When I see them, the words of the song of the Latin Church ubi caritas come to mind. Not only have I entered into fellowship with Rome in the Church of Kiev, but more importantly I am reunited with the people of God in the local Church of Kiev which is not constituted by ethnicity, but by the love itself. Deepening my mystagogy in this church, the song evoked by the apostles-patriarchs is as follows:

Ubi caritas et amor, Deus ibi est.
Congregavit nos in unum Christi amor.
Exsultemus, and in ipso jucundemur.
Timeamus and amemus Deum vivum.
And ex string diligamus nos sincero.
Ubi caritas et amor, Deus ibi est.
Simul ergo cum in unum congregamur:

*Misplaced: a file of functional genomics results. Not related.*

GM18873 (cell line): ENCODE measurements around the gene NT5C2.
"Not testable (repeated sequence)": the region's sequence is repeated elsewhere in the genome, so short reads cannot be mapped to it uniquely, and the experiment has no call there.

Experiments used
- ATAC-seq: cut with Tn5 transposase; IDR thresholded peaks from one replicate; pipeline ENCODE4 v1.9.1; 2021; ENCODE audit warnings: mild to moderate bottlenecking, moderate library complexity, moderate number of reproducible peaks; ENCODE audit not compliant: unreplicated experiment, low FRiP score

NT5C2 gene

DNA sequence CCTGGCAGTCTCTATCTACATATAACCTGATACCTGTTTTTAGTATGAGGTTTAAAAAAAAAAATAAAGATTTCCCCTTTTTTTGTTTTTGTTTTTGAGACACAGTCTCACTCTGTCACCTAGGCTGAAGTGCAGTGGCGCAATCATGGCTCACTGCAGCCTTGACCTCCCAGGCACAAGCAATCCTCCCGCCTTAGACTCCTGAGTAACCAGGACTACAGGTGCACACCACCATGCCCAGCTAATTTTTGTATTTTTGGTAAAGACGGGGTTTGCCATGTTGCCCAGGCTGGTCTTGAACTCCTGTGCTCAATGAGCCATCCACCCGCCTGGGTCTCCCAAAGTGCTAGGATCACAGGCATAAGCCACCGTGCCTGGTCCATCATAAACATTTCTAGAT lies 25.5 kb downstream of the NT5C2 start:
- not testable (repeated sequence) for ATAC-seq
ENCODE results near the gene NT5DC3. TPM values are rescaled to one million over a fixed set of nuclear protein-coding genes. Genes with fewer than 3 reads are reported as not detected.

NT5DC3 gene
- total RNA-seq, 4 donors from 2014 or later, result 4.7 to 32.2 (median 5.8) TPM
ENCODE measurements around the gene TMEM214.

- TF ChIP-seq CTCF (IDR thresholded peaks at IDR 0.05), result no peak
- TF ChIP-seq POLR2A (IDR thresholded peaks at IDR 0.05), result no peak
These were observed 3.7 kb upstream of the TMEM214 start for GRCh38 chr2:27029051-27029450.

Do not our lies dividamur, caveamus.
Stop iurgia maligna, stop lites.
And in medio nostri sit Christus Deus.
Ubi caritas et amor, Deus ibi est.
Simul quoque cum beatis videamus,
Glorianter vultum tuum, Christe Deus:
Gaudium quod est immensum, atque probum,
Saecula per infinita saeculorum. Amen.

These reflections on the icons in my beautiful corner make up the series I am writing for this year’s St. Philip’s fast in preparation for the feast of the Nativity, starting with the old calendar as I am in Chicago and moving on. returning to the new schedule when I return. in Richmond in mid-December. These are attempts to account for my conversion process in the Kiev Church without neglecting the Chinese Christianity of my Protestant past. This post is the seventh.

Previous articles focus on the Cross of San Damiano, the Trinity of Rublev, the relationship of the Black Madonna to the Kiev Oranta, the Pantocrator of Sinai in relation to the Dormition, the “angels and archangels”, and the prophet Jonah with Moses, Elijah, and John the Baptist.